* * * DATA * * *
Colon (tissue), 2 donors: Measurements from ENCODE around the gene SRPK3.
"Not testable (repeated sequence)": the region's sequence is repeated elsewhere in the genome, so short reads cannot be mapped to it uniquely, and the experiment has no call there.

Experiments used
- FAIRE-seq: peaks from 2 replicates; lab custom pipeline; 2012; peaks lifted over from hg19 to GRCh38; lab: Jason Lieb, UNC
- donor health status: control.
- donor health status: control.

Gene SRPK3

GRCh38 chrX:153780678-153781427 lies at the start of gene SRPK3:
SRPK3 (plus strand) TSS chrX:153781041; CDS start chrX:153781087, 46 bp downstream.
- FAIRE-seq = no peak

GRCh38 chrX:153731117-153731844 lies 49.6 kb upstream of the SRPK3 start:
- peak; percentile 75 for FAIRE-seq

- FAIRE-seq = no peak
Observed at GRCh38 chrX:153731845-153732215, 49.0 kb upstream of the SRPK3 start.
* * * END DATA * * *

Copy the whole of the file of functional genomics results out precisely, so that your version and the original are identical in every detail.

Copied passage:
Colon (tissue), 2 donors: Measurements from ENCODE around the gene SRPK3.
"Not testable (repeated sequence)": the region's sequence is repeated elsewhere in the genome, so short reads cannot be mapped to it uniquely, and the experiment has no call there.

Experiments used
- FAIRE-seq: peaks from 2 replicates; lab custom pipeline; 2012; peaks lifted over from hg19 to GRCh38; lab: Jason Lieb, UNC
- donor health status: control.
- donor health status: control.

Gene SRPK3

GRCh38 chrX:153780678-153781427 lies at the start of gene SRPK3:
SRPK3 (plus strand) TSS chrX:153781041; CDS start chrX:153781087, 46 bp downstream.
- FAIRE-seq = no peak

GRCh38 chrX:153731117-153731844 lies 49.6 kb upstream of the SRPK3 start:
- peak; percentile 75 for FAIRE-seq

- FAIRE-seq = no peak
Observed at GRCh38 chrX:153731845-153732215, 49.0 kb upstream of the SRPK3 start.